Bloggers Hugh McLeod, Loren Feldman, Pete Cashmore and Elisabeth Winkler get up on stage to answer questions from the floor and the live backchannel at Twitter.
Rick Slagter asks the first question: ‘is blogging is the rescue of slow journalism?’
Loren Feldman is very explicit when comparing bloggers to journalists: “Bloggers aren’t journalists. You’re just a bunch of guys sitting in your livingroom, writing things.”
Pete Cashmore comes to the defence of bloggers and jokes that “sometimes we dress up and we wear pyjamas.” He describes the current media landscape as an eco-system where bloggers and journalists complement each other.
Winkler sees the overlap between journalism and blogging in the connections between opinion and fact. However, a fact needs a context because everyone has an agenda, and the major media aren’t very clear about their agenda. She sees blogging as a little more transparent.
Cashmore compares the discussion to the endless discussion that is still going on surrounding the term ‘web 2.0’. We spend a lot of time and posts on trying to define it, which leads to endless discussion, he says. The whole journalism versus bloggers debate depends on how you define journalism.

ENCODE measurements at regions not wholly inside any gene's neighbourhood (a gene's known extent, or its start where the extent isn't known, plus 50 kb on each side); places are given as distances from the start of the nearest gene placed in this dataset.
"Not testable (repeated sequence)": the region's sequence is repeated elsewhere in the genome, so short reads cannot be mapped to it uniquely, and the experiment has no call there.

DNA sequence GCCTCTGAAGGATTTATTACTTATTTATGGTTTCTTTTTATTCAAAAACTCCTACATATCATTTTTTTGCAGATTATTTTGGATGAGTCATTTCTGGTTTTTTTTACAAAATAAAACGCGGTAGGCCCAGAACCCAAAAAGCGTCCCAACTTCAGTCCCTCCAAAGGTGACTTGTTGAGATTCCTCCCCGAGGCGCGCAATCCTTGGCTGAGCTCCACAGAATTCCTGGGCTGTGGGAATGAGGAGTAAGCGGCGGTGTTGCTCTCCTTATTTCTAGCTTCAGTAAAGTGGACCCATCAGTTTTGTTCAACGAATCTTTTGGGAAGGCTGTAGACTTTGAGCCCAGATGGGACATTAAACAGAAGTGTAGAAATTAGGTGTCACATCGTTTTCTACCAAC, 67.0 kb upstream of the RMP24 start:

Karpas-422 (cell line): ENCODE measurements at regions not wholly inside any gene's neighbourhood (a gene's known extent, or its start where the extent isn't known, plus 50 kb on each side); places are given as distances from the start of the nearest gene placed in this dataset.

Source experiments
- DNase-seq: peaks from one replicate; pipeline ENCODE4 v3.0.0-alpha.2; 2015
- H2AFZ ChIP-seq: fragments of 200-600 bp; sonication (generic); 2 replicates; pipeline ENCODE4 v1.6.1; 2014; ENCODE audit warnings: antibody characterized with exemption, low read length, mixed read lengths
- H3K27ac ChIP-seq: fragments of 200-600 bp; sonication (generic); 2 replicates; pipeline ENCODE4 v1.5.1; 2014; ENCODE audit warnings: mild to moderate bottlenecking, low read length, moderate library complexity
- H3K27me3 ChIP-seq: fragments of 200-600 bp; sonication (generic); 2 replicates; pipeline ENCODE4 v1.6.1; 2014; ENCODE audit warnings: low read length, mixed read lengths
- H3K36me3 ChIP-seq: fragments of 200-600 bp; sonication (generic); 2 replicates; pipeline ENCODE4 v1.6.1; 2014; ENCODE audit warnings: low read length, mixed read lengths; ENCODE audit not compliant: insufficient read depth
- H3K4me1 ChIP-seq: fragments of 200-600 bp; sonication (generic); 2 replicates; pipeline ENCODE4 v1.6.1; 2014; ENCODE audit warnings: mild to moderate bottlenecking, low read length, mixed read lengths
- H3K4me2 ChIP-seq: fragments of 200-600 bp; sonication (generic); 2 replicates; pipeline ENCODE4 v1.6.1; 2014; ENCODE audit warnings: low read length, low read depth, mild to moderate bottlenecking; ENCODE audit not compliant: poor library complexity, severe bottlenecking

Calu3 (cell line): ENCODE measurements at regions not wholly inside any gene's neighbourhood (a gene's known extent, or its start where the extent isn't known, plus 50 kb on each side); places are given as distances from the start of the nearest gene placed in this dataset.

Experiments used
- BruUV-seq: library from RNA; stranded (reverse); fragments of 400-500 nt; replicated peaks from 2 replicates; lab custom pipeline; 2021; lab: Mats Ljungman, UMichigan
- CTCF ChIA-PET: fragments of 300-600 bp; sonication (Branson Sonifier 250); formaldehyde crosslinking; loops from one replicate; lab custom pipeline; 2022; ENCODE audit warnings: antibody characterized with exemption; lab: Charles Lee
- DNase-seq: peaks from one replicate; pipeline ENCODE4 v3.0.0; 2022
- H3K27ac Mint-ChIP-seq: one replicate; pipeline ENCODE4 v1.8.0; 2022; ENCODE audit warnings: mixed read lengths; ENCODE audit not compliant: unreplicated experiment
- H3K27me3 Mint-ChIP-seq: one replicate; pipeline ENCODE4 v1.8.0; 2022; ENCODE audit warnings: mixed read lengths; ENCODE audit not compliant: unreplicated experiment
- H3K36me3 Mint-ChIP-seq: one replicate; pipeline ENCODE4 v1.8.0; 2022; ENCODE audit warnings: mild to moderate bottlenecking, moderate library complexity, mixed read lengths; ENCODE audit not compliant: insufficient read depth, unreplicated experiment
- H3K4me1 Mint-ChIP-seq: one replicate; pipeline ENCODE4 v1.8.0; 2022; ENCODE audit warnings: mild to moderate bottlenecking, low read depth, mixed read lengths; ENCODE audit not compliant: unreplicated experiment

Paul Bradshaw from the Online Journalism Blog enters the debate with his opinion that ‘is blogging journalism?’ is an old question and that we need more challenging ones.
The best part of the discussion seems to be happening on Twitter, where Wilbert Baan (Interaction Designer of the Volkskrant newspaper website) replies to Paul Bradshaw’s statement with this insightful comment:
And me? I think the distinction between the medium and practice of blogging is an important one, especially in relation to journalism.
This post originally appeared on Anne Helmond’s blog.